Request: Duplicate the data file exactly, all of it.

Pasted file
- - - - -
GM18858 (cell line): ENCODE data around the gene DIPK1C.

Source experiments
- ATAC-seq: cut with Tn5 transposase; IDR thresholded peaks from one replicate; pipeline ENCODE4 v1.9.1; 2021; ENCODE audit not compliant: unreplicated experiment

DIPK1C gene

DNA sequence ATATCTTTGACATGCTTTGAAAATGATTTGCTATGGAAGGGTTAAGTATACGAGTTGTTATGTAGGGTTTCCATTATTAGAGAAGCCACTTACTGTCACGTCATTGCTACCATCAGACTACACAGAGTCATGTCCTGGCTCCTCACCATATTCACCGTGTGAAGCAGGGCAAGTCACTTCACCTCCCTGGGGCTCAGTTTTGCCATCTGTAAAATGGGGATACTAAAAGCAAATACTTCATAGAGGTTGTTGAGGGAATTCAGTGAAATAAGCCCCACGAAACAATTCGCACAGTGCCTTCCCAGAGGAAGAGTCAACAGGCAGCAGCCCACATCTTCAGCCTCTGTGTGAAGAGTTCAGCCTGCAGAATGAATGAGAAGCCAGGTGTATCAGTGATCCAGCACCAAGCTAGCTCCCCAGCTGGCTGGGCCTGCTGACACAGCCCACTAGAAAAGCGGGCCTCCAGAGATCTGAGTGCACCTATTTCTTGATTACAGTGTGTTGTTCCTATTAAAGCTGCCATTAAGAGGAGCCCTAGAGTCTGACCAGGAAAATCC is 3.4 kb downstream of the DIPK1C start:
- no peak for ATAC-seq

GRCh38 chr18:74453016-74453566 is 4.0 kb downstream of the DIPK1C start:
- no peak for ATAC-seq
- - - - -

GM18858 (cell line): ENCODE data around the gene DIPK1C.

Source experiments
- ATAC-seq: cut with Tn5 transposase; IDR thresholded peaks from one replicate; pipeline ENCODE4 v1.9.1; 2021; ENCODE audit not compliant: unreplicated experiment

DIPK1C gene

DNA sequence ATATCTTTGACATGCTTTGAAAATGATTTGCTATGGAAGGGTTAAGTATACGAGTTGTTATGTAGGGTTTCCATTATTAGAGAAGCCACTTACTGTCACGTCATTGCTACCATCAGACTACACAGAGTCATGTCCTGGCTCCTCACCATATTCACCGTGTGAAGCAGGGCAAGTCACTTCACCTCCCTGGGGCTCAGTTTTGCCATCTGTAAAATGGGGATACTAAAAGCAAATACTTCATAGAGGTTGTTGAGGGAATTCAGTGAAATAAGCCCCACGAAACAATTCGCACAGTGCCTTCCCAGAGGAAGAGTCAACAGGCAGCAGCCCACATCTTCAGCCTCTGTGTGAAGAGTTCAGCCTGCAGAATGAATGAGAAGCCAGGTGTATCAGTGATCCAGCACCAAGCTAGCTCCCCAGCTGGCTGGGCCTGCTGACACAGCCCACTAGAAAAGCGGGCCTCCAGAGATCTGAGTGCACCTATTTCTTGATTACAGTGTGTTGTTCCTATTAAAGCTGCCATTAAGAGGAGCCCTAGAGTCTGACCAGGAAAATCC is 3.4 kb downstream of the DIPK1C start:
- no peak for ATAC-seq

GRCh38 chr18:74453016-74453566 is 4.0 kb downstream of the DIPK1C start:
- no peak for ATAC-seq